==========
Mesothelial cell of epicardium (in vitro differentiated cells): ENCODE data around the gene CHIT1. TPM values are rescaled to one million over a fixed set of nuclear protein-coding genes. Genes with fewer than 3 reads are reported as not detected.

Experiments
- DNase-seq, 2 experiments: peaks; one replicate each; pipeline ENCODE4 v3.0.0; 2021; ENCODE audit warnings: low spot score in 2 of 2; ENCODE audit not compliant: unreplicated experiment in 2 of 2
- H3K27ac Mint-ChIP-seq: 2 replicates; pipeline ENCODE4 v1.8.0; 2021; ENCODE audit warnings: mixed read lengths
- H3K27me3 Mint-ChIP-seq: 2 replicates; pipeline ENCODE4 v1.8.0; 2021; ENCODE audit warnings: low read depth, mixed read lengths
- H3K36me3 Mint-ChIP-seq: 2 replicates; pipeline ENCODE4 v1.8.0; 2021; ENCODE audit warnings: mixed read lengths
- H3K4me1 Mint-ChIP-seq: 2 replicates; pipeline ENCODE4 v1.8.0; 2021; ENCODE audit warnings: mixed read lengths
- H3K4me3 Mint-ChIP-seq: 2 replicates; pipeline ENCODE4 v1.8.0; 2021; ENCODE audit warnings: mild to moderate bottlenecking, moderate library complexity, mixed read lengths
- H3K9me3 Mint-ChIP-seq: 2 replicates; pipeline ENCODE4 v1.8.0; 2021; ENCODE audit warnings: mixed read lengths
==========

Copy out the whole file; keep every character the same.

Mesothelial cell of epicardium (in vitro differentiated cells): ENCODE data around the gene CHIT1. TPM values are rescaled to one million over a fixed set of nuclear protein-coding genes. Genes with fewer than 3 reads are reported as not detected.

Experiments
- DNase-seq, 2 experiments: peaks; one replicate each; pipeline ENCODE4 v3.0.0; 2021; ENCODE audit warnings: low spot score in 2 of 2; ENCODE audit not compliant: unreplicated experiment in 2 of 2
- H3K27ac Mint-ChIP-seq: 2 replicates; pipeline ENCODE4 v1.8.0; 2021; ENCODE audit warnings: mixed read lengths
- H3K27me3 Mint-ChIP-seq: 2 replicates; pipeline ENCODE4 v1.8.0; 2021; ENCODE audit warnings: low read depth, mixed read lengths
- H3K36me3 Mint-ChIP-seq: 2 replicates; pipeline ENCODE4 v1.8.0; 2021; ENCODE audit warnings: mixed read lengths
- H3K4me1 Mint-ChIP-seq: 2 replicates; pipeline ENCODE4 v1.8.0; 2021; ENCODE audit warnings: mixed read lengths
- H3K4me3 Mint-ChIP-seq: 2 replicates; pipeline ENCODE4 v1.8.0; 2021; ENCODE audit warnings: mild to moderate bottlenecking, moderate library complexity, mixed read lengths
- H3K9me3 Mint-ChIP-seq: 2 replicates; pipeline ENCODE4 v1.8.0; 2021; ENCODE audit warnings: mixed read lengths